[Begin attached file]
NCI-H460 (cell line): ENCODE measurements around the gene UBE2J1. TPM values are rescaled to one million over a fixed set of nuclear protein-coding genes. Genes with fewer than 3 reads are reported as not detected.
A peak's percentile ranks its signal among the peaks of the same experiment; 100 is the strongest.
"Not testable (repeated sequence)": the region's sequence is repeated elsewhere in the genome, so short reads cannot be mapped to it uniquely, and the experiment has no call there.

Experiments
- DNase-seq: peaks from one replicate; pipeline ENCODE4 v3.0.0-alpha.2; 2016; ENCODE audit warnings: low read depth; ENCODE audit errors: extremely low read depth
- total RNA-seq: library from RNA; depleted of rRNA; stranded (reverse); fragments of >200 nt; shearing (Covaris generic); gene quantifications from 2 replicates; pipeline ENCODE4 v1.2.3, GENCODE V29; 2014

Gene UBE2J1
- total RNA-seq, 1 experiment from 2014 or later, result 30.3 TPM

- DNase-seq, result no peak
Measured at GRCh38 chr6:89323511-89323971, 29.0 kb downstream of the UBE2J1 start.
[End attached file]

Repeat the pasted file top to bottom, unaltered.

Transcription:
NCI-H460 (cell line): ENCODE measurements around the gene UBE2J1. TPM values are rescaled to one million over a fixed set of nuclear protein-coding genes. Genes with fewer than 3 reads are reported as not detected.
A peak's percentile ranks its signal among the peaks of the same experiment; 100 is the strongest.
"Not testable (repeated sequence)": the region's sequence is repeated elsewhere in the genome, so short reads cannot be mapped to it uniquely, and the experiment has no call there.

Experiments
- DNase-seq: peaks from one replicate; pipeline ENCODE4 v3.0.0-alpha.2; 2016; ENCODE audit warnings: low read depth; ENCODE audit errors: extremely low read depth
- total RNA-seq: library from RNA; depleted of rRNA; stranded (reverse); fragments of >200 nt; shearing (Covaris generic); gene quantifications from 2 replicates; pipeline ENCODE4 v1.2.3, GENCODE V29; 2014

Gene UBE2J1
- total RNA-seq, 1 experiment from 2014 or later, result 30.3 TPM

- DNase-seq, result no peak
Measured at GRCh38 chr6:89323511-89323971, 29.0 kb downstream of the UBE2J1 start.